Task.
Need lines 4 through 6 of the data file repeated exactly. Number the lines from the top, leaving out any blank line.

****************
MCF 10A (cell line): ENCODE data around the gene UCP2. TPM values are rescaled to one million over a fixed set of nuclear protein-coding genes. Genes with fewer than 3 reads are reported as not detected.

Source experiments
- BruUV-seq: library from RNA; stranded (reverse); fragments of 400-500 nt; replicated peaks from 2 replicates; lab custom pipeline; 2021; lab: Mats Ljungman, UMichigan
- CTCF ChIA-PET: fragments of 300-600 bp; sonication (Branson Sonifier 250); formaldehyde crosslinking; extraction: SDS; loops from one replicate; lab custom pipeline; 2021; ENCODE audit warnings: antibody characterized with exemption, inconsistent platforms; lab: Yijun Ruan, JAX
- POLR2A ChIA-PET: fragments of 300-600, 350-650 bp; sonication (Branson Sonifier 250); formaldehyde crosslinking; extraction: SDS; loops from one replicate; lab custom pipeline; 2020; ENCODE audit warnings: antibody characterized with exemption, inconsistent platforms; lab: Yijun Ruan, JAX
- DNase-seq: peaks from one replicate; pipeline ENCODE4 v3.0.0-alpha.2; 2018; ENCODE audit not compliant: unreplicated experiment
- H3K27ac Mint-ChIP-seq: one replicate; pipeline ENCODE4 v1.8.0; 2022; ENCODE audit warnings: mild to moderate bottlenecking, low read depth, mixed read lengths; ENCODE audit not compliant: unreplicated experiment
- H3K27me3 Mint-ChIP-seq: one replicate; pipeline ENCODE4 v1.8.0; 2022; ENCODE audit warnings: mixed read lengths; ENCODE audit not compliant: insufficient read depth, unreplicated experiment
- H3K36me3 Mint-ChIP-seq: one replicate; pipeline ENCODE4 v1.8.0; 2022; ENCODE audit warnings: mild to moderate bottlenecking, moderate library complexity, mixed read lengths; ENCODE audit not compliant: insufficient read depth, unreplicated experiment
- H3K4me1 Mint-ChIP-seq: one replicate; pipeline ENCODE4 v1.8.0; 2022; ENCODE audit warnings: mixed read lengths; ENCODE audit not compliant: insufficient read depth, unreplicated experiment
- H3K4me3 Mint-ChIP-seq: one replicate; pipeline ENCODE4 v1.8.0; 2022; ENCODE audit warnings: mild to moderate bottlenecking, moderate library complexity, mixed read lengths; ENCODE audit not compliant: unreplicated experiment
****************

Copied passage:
- CTCF ChIA-PET: fragments of 300-600 bp; sonication (Branson Sonifier 250); formaldehyde crosslinking; extraction: SDS; loops from one replicate; lab custom pipeline; 2021; ENCODE audit warnings: antibody characterized with exemption, inconsistent platforms; lab: Yijun Ruan, JAX
- POLR2A ChIA-PET: fragments of 300-600, 350-650 bp; sonication (Branson Sonifier 250); formaldehyde crosslinking; extraction: SDS; loops from one replicate; lab custom pipeline; 2020; ENCODE audit warnings: antibody characterized with exemption, inconsistent platforms; lab: Yijun Ruan, JAX
- DNase-seq: peaks from one replicate; pipeline ENCODE4 v3.0.0-alpha.2; 2018; ENCODE audit not compliant: unreplicated experiment